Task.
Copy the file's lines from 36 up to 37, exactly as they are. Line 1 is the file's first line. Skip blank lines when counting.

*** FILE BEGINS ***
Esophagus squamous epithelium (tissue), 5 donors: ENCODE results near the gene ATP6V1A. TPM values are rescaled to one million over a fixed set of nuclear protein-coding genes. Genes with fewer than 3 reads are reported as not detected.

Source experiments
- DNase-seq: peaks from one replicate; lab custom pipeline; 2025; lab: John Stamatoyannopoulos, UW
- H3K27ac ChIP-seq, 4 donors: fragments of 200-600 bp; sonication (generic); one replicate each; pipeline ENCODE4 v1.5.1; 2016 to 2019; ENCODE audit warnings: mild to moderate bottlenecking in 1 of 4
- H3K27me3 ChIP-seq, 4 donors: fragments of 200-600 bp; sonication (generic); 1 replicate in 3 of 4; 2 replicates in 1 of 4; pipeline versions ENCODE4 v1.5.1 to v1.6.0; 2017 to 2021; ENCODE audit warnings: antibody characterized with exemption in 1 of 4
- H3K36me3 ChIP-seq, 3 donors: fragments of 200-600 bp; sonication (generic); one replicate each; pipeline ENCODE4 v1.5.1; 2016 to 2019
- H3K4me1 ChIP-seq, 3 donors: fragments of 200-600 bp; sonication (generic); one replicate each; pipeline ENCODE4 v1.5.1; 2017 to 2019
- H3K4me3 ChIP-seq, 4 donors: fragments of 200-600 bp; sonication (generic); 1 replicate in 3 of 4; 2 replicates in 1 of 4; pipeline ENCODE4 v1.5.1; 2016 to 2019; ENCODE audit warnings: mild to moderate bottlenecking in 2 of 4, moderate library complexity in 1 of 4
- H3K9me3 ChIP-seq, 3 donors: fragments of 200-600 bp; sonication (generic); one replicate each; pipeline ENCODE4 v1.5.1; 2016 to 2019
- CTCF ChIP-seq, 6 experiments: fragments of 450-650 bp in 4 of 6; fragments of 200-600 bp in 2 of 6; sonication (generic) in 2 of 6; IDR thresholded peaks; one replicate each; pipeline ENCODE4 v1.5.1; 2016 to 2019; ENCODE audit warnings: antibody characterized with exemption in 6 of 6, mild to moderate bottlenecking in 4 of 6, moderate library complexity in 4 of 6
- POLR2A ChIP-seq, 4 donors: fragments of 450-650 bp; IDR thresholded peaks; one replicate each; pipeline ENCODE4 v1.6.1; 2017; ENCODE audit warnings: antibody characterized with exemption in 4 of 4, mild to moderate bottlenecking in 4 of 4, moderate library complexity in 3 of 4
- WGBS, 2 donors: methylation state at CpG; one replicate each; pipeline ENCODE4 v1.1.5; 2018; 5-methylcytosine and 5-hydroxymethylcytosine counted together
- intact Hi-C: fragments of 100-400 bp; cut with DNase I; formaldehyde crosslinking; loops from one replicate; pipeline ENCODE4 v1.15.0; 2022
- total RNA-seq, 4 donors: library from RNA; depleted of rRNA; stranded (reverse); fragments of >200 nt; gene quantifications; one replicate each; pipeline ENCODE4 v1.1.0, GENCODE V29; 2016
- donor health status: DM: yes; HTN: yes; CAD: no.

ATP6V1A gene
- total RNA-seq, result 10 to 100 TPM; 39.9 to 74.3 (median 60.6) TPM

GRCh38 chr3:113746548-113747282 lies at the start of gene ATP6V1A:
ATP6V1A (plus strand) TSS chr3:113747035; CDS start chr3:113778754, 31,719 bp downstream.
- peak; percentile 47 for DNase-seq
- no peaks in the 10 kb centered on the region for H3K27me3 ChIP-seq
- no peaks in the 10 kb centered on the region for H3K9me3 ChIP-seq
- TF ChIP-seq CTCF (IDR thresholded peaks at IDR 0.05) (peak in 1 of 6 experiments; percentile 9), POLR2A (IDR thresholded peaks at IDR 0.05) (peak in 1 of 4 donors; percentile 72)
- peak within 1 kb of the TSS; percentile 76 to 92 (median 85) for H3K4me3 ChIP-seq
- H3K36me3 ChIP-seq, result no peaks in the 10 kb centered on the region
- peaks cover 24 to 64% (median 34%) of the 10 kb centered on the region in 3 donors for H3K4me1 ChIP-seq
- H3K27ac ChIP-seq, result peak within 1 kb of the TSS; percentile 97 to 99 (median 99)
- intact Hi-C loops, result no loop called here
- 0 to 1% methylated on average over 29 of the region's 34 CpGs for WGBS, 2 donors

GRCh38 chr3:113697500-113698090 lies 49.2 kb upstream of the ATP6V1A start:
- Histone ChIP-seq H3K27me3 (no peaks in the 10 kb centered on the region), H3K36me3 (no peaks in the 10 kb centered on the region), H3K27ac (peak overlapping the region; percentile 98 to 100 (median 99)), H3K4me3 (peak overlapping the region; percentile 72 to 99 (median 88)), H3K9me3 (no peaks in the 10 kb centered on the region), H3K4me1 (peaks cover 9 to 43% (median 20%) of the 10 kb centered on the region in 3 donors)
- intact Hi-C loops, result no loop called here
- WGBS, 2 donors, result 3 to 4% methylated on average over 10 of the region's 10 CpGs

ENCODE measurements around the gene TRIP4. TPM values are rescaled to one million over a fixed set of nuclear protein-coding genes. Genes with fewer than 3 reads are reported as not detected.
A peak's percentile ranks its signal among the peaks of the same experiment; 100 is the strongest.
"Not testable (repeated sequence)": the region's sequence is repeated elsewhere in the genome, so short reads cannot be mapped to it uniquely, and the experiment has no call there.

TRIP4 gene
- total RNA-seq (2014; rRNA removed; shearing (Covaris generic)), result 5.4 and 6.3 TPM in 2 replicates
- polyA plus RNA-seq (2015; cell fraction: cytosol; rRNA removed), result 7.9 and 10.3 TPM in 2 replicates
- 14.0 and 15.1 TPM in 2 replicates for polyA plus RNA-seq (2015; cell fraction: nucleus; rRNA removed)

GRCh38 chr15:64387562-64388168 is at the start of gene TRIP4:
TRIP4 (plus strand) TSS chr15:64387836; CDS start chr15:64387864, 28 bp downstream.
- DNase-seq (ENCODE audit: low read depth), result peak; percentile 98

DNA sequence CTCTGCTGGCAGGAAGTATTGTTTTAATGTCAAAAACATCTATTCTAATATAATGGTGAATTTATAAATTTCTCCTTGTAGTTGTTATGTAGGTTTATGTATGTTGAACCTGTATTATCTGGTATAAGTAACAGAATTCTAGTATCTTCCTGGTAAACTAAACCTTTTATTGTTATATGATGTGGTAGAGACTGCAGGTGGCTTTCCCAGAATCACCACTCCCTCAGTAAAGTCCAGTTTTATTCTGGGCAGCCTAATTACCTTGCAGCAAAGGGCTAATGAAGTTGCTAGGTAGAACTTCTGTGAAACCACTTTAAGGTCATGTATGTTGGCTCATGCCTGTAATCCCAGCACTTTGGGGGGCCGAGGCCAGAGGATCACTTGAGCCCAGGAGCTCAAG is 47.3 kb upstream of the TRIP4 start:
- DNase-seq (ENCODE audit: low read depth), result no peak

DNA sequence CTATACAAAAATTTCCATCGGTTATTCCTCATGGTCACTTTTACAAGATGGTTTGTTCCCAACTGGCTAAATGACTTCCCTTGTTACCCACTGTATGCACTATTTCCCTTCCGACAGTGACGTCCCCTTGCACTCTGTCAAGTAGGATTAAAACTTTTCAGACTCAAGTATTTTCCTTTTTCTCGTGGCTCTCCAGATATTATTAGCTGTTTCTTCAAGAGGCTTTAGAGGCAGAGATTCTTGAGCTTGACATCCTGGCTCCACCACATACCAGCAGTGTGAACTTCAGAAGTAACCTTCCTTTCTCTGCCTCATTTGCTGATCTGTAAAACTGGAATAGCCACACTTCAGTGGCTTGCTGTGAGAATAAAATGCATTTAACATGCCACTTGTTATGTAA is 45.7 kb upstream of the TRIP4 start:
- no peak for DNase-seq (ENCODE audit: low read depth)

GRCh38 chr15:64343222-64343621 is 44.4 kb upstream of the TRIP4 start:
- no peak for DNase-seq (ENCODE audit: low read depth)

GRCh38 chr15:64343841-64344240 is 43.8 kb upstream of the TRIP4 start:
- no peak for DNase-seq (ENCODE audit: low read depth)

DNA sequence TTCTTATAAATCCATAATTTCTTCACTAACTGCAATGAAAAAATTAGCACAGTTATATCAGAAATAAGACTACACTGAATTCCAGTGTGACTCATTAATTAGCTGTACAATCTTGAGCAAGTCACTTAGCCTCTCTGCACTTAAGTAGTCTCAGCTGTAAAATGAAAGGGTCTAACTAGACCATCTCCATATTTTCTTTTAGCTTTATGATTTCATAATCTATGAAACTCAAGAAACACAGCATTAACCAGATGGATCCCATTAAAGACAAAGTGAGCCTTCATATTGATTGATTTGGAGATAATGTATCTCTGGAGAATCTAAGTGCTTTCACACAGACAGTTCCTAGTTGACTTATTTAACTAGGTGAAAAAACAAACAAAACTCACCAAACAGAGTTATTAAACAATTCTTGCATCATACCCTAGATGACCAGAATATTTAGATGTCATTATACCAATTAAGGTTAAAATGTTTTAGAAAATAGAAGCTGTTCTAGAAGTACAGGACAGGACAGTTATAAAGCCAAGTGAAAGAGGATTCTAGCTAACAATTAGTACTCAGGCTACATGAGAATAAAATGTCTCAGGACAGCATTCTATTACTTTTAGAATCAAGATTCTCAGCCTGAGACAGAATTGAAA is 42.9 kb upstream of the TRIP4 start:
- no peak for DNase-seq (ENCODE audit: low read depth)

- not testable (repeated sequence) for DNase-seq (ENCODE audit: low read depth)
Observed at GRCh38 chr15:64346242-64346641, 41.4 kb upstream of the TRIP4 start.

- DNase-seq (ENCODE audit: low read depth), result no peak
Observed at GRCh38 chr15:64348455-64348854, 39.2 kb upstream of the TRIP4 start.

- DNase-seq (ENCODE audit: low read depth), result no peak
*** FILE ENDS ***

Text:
"Not testable (repeated sequence)": the region's sequence is repeated elsewhere in the genome, so short reads cannot be mapped to it uniquely, and the experiment has no call there.

TRIP4 gene